Chapter 8: Merge Branches
This is part of an online book called Source Control HOWTO, a best practices guide on source control, version control, and configuration management.
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What is "merge branches"?
Many users find the word "merge" to be confusing, since it seems to imply that we start out with two things and end up with only one. I'm not going to start trying to invent new vocabulary. Instead, let's just try to be clear about what we mean we speak about merging branches. I define "merge branches" like this:
To "merge branches" is to take some changes which were done to one branch and apply them to another branch.
Sounds easy, doesn't it? In practice, merging branches often is easy. But the edge cases can be really tricky.
Consider an example. Let's say that Joe has made a bunch of changes in $/branch and we want to apply those changes to $/trunk. At some point in the past, $/branch and $/trunk were the same, but they have since diverged. Joe has been making changes to $/branch while the rest of the team has continued making changes to $/trunk. Now it is time to bring Joe back into the team. We want to take all the changes Joe made to $/branch, no matter what those changes were, and we want to apply those changes to $/trunk, no matter what changes have been to $/trunk during Joe's exile.
The central question about merge branches is the matter of how much help the source control tool can provide. Let's imagine that our SCM tool provided us with a slider control:
If we drag this slider all the way to the left, the source control tool does all the work, requiring no help at all from Joe. Speaking as a source control vendor, this is the ideal scenario that we strive for. Most of us don't make it. However, here at SourceGear we made the decision to build our source control product on the .NET Framework, which luckily has full support for the kind of technology needed to implement this. The code snippet below was pasted from our implementation of the Merge Branches feature in Vault:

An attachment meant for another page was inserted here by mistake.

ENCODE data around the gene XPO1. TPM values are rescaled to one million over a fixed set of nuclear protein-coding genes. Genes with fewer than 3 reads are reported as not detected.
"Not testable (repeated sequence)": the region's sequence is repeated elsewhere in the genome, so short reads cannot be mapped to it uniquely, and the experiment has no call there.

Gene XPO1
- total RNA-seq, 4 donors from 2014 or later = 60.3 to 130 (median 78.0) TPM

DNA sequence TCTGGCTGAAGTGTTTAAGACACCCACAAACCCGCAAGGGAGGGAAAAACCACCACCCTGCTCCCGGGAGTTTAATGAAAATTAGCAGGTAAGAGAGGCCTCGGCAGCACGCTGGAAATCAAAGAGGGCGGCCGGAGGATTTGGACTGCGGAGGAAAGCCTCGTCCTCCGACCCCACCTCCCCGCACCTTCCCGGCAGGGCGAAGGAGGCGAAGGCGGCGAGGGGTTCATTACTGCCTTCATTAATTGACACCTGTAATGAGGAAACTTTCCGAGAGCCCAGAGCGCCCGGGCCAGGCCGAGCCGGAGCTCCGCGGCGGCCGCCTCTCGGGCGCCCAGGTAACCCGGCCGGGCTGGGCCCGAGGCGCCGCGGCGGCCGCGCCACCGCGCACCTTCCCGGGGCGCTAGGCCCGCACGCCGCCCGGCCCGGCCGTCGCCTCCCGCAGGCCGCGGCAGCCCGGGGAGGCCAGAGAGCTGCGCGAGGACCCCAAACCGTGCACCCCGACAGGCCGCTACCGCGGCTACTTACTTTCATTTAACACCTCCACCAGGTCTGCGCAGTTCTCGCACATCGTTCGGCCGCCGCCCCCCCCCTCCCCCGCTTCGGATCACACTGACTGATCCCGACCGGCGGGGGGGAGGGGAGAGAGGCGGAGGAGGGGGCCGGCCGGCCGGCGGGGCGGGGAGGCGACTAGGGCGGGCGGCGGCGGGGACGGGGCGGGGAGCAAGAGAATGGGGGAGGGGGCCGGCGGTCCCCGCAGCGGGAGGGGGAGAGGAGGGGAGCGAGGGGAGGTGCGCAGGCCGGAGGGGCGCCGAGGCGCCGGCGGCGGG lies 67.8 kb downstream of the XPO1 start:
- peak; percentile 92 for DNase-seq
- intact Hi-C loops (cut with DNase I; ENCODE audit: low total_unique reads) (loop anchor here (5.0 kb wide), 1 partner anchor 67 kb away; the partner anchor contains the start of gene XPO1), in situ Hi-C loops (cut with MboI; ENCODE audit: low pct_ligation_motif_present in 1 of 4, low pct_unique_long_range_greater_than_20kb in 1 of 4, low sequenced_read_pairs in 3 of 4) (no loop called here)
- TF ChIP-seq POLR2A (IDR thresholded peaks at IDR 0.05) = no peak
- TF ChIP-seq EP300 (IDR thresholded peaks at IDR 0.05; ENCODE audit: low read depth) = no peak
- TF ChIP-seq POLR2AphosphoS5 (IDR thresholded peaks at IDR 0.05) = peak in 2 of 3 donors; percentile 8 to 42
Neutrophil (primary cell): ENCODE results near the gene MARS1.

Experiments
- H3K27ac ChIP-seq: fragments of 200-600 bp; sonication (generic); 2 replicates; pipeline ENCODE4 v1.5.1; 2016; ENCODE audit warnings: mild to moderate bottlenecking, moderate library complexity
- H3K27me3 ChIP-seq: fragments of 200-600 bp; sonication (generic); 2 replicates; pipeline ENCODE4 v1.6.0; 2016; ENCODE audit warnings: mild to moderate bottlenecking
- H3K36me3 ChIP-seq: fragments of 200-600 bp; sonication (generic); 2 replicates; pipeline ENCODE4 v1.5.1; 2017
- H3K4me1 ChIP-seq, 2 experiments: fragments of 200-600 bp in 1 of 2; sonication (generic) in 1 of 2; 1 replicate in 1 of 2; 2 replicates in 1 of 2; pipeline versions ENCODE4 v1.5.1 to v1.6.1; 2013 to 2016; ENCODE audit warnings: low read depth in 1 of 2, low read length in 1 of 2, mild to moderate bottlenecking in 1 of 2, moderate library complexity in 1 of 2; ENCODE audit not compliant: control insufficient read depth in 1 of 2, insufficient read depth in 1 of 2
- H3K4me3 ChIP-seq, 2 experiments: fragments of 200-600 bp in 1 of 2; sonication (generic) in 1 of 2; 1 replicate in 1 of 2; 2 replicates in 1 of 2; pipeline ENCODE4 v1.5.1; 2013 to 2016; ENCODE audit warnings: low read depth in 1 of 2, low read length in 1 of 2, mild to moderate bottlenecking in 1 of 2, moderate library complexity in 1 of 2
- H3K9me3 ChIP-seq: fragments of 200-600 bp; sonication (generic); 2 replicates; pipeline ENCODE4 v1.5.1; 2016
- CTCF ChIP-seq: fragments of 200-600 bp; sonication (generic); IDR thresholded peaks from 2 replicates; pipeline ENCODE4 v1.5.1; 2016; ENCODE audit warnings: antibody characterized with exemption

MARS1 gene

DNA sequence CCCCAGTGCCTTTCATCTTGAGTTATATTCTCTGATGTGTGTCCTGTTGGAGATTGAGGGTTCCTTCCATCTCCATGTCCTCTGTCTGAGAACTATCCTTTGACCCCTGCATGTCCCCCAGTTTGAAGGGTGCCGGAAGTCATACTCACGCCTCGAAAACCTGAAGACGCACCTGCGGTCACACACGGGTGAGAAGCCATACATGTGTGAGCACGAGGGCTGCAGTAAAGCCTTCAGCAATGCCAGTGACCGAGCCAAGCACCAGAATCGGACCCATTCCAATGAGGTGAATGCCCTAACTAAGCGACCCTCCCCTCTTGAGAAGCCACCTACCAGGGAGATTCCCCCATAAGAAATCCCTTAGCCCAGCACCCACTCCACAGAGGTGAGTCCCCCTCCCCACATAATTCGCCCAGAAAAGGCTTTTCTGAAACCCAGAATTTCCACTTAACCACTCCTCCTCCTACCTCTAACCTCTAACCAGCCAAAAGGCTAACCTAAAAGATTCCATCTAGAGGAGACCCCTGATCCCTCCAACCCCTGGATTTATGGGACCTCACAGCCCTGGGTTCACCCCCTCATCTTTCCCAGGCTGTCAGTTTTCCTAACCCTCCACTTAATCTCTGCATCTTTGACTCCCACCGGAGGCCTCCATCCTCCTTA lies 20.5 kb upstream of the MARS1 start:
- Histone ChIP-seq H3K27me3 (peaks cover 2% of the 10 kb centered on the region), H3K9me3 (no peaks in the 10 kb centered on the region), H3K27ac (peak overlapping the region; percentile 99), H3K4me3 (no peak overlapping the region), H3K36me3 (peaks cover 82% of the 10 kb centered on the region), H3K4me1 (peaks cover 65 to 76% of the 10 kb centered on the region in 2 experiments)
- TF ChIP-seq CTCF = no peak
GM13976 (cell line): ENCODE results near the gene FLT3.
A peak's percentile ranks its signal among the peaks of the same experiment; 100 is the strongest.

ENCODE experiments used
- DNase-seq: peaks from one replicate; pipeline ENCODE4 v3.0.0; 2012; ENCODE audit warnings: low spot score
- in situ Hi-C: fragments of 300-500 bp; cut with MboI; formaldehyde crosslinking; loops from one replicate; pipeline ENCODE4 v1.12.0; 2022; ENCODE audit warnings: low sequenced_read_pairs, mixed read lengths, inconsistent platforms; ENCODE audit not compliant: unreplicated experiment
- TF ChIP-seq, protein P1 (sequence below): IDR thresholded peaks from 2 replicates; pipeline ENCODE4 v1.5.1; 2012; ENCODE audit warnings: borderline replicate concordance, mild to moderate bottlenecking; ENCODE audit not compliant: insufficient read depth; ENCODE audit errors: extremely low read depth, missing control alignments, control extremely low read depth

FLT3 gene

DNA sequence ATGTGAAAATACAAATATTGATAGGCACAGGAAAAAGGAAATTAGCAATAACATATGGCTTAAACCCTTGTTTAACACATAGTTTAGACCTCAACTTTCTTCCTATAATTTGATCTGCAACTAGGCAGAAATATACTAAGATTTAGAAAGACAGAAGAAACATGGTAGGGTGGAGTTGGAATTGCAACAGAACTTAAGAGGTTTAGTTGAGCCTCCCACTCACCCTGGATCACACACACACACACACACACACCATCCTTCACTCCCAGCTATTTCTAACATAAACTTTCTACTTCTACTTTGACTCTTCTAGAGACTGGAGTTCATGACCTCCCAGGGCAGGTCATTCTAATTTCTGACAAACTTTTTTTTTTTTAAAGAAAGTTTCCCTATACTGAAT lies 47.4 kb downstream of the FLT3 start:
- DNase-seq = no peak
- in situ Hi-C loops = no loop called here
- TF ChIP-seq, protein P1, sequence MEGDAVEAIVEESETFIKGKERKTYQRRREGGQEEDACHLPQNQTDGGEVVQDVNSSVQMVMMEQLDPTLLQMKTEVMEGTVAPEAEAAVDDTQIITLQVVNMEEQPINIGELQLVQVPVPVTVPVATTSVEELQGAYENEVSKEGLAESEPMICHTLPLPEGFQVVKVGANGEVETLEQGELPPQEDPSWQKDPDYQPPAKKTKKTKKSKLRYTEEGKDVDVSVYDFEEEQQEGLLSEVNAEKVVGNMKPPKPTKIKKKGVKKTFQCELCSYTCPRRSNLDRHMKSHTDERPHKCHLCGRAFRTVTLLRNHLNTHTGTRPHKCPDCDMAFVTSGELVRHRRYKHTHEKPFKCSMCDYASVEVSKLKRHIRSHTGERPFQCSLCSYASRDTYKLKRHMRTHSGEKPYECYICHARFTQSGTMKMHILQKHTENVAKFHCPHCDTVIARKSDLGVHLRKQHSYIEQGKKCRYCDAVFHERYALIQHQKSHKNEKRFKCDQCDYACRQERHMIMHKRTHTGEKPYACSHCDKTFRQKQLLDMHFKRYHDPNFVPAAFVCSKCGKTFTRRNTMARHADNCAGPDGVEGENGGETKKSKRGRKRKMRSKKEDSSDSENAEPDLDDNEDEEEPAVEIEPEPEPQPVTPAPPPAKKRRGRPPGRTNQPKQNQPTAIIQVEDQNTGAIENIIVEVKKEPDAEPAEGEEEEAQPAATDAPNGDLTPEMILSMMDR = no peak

public void MergeBranches(Folder origin, Folder target)
ArrayList changes = GetSelectedChanges(origin);
DeveloperIntention di = System.Magic.FigureOutWhatDeveloperWasTryingToDo(changes);
Boy do I feel sorry for all those other source control vendors trying to implement Merge Branches without the DeveloperIntention class! And to think that so many people believe the .NET Framework is too large. Sheesh!
Best Practice: Take responsibility for the merge.
Successfully using the branching and merging features of your source control tool is first a matter of attitude on the part of the developer. No matter how much help the source control tool provides, it is not as smart as you are. You are responsible for doing the merge. Think of the tool as a tool, not as a consultant.
OK, I lied. (Stop trying to add a reference to the System.Magic DLL. It doesn't exist.) The actual truth is that this slider can never be dragged all the way to the left.
If we drag the slider all the way to the right, we get a situation which is actually closer to reality. Joe does all the work and the source control tool is no help at all. In essence, Joe sits down with $/trunk and simply re-does the work he did in $/branch. The context is different, so the changes he makes this time may be very different from what he did before. But Joe is smart, and he can figure out The Right Thing to do.
In practice, we find ourselves somewhere between these two extremes. The source control tool cannot do magic, but it can usually help make the merge easier.
Since the developer must still take responsibility for the merge, things will go more smoothly if she understands what's really going on. So let's talk about how merge branches works. First I need to define a bit of terminology.
For the remainder of this chapter I will be using the words "origin" and "target" to refer to the two branches involved in a merge branches operation. The origin is the folder which contains the changes. The target is the folder to which we want those changes to be applied.